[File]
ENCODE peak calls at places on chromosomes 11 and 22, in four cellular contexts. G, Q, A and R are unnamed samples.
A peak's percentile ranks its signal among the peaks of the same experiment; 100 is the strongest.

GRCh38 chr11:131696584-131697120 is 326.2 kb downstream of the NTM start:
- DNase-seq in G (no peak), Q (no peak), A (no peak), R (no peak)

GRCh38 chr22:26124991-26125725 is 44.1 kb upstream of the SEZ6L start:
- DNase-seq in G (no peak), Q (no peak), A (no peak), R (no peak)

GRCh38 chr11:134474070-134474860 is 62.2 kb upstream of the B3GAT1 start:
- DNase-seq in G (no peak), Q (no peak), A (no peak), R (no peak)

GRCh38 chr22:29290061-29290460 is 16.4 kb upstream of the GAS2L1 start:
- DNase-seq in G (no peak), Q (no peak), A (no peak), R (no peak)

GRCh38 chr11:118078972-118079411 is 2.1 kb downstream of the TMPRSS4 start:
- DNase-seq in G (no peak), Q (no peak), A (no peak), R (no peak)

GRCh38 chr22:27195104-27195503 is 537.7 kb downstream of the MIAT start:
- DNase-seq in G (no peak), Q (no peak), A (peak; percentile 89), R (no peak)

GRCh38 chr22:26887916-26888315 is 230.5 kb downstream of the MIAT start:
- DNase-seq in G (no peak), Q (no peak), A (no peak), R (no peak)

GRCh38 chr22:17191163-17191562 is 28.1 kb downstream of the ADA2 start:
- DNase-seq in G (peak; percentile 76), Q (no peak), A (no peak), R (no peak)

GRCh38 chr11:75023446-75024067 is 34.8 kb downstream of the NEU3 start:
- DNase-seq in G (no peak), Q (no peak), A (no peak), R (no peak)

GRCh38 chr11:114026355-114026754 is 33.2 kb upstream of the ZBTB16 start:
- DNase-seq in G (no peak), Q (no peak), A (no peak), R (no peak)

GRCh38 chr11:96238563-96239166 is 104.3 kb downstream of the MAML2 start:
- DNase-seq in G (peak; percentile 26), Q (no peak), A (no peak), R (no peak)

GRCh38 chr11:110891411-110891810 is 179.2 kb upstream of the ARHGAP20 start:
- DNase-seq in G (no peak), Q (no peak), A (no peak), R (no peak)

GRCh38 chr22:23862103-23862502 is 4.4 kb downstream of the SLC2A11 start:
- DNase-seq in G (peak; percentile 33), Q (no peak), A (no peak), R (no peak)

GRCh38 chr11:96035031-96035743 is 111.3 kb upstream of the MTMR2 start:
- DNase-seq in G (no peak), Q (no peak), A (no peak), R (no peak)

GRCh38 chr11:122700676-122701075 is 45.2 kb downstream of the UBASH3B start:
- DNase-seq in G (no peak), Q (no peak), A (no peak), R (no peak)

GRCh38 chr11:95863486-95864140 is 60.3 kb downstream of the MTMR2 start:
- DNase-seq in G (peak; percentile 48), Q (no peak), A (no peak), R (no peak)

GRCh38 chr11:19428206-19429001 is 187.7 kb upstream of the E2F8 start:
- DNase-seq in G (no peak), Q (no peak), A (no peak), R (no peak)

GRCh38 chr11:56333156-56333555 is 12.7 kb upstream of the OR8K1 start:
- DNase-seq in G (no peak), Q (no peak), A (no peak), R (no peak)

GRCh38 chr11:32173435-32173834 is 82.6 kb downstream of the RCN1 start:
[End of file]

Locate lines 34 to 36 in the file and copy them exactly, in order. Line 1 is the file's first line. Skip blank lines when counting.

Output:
- DNase-seq in G (peak; percentile 48), Q (no peak), A (no peak), R (no peak)

GRCh38 chr11:19428206-19429001 is 187.7 kb upstream of the E2F8 start:
- DNase-seq in G (no peak), Q (no peak), A (no peak), R (no peak)